Comment: I don't know what I am looking at

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I don't know what I am looking at

but I agree. (what is that in quotes?)

There are 5 main divides, and they shouldn't be.

Theist vs atheist
Pro Israel vs anti-Israeli government
Pro life vs pro choice
Minarchist (unsure who will build the roads) vs anarchist (Austrian)
Respectable hat vs tin foil hat

Except for abortion these are quibbles. It doesn't matter if you think there's some thing the government could possibly do well, or you think there is nothing, or if you think Israel is a pernicious political influence or if you think Israel is the perpetual underdog, or if you think freedom comes from God and can be supported by the bible or if you think the yearning for liberty is inherent to man.

We all want less government than we have. We all know from history that governments use ruses to propagandize for war or domestic oppression, so whether any particular recent ruse is a conspiracy or not isn't that important. We all agree we should cut foreign aid. If, on the path to cutting it all some want to cut it less for Israel so what? Can you be a 'true' libertarian if you don't believe in god or can you be a 'true' libertarian if you do? I see them both with my eyes. I've talked to both. Is Tom woods not a true Libertarian because he's an Catholic? Is Walter Block not a true libertarian because he's atheist? Of course they both are.

Only one of these is even remotely important enough to split us, abortion, simply due to the fact if you think abortion is murder it's hard to get past it. For me : I do think it's murder but I don't want the state to have power of life or death for something this important. It's a tricky philosophical issue. If monopoly law precludes the mother from aborting then it's slavery for her. In the case of rape it's clear. In the case of consensual sex it's less clear but then you can ask the question, can you voluntarily make yourself a slave?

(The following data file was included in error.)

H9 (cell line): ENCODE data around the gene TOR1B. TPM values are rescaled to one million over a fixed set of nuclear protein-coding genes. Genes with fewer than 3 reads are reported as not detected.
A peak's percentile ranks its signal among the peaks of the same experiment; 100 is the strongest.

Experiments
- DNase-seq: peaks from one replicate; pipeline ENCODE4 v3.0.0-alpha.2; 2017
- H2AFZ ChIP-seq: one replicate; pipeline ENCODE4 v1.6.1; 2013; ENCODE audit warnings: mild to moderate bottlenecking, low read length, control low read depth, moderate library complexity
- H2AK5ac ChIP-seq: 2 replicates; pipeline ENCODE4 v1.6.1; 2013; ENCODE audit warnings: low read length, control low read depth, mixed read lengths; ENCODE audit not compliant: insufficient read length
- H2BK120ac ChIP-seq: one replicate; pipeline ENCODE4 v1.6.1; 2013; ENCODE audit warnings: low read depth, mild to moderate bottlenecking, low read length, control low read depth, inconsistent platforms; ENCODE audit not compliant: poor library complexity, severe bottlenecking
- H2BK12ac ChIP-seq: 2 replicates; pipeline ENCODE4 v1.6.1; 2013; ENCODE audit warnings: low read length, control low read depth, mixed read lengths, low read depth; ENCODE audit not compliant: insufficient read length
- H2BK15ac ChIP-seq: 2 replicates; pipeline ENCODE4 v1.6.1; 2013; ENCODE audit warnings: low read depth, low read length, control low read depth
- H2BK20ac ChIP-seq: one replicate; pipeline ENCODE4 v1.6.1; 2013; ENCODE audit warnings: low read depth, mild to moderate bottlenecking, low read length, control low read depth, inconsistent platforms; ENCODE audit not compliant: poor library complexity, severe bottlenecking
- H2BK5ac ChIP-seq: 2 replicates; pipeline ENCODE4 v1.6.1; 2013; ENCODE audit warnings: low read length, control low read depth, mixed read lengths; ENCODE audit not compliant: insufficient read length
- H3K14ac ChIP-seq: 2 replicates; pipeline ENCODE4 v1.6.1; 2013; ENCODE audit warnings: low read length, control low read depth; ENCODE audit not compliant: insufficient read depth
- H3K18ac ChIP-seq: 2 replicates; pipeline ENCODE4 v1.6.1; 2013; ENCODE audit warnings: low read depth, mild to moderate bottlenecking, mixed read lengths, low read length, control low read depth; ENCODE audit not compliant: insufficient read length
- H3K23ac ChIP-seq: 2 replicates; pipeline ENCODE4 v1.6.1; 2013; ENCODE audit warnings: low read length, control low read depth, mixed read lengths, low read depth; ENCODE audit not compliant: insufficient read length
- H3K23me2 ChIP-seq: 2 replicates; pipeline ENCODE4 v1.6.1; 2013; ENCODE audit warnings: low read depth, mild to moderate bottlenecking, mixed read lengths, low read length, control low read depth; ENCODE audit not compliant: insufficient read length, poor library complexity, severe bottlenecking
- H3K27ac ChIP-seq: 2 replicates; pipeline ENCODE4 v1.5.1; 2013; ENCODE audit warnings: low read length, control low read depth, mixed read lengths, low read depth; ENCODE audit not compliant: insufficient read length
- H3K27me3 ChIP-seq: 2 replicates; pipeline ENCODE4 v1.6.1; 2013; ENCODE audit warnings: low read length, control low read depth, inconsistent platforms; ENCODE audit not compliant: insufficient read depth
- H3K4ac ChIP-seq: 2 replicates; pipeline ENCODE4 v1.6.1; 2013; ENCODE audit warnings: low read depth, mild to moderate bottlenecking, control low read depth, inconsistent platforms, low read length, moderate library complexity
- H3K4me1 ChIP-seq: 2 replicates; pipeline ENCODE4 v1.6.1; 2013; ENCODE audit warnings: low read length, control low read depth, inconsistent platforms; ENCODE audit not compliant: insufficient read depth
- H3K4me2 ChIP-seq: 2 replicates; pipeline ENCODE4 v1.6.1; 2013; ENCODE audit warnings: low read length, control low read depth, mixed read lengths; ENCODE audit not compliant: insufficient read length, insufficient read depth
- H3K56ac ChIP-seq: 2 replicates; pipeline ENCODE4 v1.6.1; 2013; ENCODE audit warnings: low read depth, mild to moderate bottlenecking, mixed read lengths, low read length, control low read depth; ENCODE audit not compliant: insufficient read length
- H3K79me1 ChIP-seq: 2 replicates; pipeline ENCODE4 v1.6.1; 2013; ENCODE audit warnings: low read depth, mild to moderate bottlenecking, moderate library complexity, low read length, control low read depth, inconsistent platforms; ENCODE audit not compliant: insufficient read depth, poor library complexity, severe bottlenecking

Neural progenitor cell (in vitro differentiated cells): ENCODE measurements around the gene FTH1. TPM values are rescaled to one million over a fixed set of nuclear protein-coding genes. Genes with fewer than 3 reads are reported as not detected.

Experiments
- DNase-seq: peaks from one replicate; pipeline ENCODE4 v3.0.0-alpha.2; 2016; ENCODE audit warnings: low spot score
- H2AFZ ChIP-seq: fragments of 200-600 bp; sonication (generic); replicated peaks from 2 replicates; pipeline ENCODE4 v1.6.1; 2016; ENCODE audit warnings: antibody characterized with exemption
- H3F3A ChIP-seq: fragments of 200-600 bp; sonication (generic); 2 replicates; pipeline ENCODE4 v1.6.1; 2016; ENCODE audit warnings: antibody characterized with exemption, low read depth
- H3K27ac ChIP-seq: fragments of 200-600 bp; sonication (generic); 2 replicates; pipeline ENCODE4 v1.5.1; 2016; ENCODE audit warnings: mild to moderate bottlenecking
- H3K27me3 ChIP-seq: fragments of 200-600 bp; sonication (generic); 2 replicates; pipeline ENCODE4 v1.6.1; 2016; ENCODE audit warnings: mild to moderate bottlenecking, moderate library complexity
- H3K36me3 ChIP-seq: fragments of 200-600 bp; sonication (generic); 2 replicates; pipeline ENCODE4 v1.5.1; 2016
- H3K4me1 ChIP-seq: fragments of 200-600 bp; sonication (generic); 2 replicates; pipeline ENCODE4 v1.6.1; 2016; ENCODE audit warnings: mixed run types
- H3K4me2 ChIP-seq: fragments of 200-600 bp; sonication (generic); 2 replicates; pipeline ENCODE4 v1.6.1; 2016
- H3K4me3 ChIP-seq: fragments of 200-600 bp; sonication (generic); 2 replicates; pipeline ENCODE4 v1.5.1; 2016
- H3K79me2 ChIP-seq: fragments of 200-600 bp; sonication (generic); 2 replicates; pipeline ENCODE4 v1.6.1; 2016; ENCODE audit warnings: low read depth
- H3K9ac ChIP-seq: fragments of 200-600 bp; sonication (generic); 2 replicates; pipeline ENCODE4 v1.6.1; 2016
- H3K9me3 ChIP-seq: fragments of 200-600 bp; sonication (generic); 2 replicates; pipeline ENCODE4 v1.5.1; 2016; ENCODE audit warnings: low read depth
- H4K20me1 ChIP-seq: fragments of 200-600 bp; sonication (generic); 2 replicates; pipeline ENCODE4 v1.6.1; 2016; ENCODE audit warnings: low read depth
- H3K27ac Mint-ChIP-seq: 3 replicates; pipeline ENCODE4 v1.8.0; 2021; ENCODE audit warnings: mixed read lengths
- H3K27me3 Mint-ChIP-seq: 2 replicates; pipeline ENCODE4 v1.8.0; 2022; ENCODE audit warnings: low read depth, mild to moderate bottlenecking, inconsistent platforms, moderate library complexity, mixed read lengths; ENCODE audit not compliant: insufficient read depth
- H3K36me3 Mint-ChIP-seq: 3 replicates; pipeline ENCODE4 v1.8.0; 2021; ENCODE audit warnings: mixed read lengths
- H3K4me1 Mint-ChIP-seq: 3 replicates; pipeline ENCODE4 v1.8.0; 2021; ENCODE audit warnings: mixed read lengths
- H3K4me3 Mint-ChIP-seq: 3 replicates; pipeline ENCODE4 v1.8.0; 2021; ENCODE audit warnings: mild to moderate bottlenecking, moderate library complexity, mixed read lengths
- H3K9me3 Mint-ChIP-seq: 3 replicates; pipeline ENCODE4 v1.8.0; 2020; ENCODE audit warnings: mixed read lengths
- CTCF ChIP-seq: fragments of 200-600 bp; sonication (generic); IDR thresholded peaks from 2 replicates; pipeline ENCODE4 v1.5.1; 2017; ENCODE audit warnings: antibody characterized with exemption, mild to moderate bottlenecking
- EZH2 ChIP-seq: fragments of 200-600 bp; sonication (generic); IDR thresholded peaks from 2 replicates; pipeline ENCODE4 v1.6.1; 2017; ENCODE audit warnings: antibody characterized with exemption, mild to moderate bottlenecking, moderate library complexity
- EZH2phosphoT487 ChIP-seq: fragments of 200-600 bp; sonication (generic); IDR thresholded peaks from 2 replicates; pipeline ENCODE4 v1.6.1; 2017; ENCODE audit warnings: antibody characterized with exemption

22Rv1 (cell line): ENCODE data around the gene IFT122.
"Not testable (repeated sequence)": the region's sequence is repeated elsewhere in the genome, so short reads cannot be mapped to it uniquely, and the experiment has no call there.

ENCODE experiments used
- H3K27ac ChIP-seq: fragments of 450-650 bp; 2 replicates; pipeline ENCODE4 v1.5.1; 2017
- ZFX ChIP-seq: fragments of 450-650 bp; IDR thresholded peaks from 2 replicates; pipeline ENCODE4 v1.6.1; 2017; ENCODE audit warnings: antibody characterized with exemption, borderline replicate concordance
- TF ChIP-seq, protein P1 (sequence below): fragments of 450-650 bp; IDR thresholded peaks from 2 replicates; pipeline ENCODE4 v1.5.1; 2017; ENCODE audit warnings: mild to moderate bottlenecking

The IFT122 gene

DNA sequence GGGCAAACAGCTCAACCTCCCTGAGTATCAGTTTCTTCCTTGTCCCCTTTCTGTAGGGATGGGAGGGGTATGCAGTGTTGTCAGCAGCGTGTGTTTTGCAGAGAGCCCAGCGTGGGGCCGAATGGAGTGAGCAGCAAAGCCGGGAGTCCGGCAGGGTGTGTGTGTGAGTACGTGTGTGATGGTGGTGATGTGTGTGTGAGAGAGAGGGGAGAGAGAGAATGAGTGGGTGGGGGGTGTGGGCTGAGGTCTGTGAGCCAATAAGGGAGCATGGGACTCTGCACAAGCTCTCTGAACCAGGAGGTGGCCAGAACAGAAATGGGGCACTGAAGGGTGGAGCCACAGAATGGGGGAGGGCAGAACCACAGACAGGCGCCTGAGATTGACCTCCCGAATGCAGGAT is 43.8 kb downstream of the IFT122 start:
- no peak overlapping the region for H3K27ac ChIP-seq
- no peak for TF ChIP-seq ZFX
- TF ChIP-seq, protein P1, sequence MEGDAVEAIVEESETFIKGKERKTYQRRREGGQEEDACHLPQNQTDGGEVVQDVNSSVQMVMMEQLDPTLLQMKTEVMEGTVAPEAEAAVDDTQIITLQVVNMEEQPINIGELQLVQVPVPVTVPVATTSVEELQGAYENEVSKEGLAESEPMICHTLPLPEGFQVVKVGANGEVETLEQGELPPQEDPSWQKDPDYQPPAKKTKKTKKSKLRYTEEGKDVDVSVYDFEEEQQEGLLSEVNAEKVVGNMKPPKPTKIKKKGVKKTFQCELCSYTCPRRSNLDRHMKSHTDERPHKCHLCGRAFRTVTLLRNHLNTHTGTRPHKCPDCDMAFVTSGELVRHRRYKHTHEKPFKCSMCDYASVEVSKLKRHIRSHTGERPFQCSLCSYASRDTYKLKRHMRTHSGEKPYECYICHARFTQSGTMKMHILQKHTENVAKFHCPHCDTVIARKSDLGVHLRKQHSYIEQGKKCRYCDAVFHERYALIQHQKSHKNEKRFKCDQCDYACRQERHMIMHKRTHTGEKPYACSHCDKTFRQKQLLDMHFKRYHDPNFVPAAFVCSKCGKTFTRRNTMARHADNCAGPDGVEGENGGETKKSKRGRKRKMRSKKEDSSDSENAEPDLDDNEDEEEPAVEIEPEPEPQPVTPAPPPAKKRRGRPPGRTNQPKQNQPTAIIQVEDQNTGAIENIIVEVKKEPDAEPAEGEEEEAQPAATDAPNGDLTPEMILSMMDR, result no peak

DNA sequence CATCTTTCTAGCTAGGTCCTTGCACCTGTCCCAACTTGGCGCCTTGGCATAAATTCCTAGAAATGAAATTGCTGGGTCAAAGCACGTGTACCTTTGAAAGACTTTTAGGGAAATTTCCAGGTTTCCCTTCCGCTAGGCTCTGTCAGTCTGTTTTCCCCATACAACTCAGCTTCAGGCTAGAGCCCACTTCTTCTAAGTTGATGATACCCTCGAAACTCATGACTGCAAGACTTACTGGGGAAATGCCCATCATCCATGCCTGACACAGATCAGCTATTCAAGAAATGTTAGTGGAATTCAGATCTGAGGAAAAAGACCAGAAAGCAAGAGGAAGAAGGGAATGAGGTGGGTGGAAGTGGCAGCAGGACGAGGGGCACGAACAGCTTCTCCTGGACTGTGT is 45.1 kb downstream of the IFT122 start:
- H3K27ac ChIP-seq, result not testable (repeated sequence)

Under free law I would feel far more comfortable with what sanctions might be imposed against abortion. But so long as we have monopoly law I want them out of the question.

Still, even this question should not divide us. It does not lend itself to simple answers. And we can all I agree, I hope, that at a minimum Roe v Wade is an unconstitutional decision. If it's murder, abortion is a criminal matter. Ultimately the Constitution does not give the US government any authority in criminal matters. Criminal matters are the purview of the states. While not as good as free law, 50 monopoly laws competing is a hell of a lot better than one central, unconsitutional decision.

When we say that someone can't be libertarian if they don't agree on one of these issues, we are trying to use that as a bludgeon to get the other person to agree based on something other than the merit of the argument. This is fallacious, but probably more importantly, it doesn't work. So when we use this tactic we are doing harm without any benefit.

Last note. If you are new to libertarianism, and come in guns blazing, understand you are talking to some people that have thought a lot about these things and if you think you have all the answers and want to proclaim them, you're gonna embarrass yourself. By the same token, veterans should really try to be nice and not assume everyone who pops up pontificating how they will save the movement is just a troll. Be nice, don't embarrass them needlessly just because you can. This can be a make or break moment for someone.